In 1939, Gide became the first living author to be published in the prestigious Bibliothèque de la Pléiade.
He left France for Africa in 1942 and lived in Tunis from December 1942 until it was re-taken by French, British and American forces in May 1943 and he was able to travel to Algiers where he stayed until the end of World War II. In 1947, he received the Nobel Prize in Literature "for his comprehensive and artistically significant writings, in which human problems and conditions have been presented with a fearless love of truth and keen psychological insight". He devoted much of his last years to publishing his Journal. Gide died in Paris on 19 February 1951. The Roman Catholic Church placed his works on the Index of Forbidden Books in 1952.
Gide's biographer Alan Sheridan summed up Gide's life as a writer and an intellectual:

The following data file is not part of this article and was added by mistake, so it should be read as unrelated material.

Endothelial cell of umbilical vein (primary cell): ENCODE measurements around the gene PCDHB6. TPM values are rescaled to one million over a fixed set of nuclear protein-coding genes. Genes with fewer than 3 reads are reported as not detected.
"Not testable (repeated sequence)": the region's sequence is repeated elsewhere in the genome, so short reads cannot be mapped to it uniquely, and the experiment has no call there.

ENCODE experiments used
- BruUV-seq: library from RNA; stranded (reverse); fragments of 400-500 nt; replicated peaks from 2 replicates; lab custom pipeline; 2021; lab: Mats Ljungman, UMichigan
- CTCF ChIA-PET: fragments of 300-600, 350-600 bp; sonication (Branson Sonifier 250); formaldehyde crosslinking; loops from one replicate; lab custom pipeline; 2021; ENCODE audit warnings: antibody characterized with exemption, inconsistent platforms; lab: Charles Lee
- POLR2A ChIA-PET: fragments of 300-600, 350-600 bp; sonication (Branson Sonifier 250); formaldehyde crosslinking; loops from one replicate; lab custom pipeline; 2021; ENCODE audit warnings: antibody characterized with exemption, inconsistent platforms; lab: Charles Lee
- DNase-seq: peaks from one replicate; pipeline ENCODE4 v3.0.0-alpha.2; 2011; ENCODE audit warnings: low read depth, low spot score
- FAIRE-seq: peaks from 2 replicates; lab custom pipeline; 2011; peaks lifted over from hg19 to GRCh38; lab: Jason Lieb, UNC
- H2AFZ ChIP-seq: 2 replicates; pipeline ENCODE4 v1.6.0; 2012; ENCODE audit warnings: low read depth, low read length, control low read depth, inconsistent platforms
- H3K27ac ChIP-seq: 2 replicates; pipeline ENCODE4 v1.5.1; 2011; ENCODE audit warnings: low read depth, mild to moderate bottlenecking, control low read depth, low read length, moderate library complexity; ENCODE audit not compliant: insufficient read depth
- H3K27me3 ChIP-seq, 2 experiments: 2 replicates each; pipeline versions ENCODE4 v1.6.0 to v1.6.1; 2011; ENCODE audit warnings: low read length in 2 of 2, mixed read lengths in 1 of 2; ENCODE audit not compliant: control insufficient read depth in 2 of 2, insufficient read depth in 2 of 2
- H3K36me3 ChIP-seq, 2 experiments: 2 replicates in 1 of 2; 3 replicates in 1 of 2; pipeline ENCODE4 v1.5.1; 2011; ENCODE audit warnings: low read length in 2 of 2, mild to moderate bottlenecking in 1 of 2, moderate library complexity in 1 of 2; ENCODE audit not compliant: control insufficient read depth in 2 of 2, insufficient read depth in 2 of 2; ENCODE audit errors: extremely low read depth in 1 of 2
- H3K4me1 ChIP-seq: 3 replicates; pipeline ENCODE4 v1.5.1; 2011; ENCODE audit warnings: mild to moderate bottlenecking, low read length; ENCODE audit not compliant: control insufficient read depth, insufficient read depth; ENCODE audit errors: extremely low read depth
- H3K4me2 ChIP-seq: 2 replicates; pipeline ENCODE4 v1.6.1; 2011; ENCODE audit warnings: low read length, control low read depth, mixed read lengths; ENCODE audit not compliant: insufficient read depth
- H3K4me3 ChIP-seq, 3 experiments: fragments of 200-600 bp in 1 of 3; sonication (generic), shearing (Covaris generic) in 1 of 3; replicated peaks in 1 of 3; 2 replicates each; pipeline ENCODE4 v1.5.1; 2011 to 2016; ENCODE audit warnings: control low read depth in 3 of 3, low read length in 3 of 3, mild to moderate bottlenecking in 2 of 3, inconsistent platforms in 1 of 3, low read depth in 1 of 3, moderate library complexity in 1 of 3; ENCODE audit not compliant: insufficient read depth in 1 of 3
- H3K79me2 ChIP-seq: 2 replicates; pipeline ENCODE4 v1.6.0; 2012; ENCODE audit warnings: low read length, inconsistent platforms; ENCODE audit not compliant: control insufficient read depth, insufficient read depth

Gide was, by general consent, one of the dozen most important writers of the 20th century. Moreover, no writer of such stature had led such an interesting life, a life accessibly interesting to us as readers of his autobiographical writings, his journal, his voluminous correspondence and the testimony of others. It was the life of a man engaging not only in the business of artistic creation, but reflecting on that process in his journal, reading that work to his friends and discussing it with them; a man who knew and corresponded with all the major literary figures of his own country and with many in Germany and England; who found daily nourishment in the Latin, French, English and German classics, and, for much of his life, in the Bible; [who enjoyed playing Chopin and other classic works on the piano;] and who engaged in commenting on the moral, political and sexual questions of the day.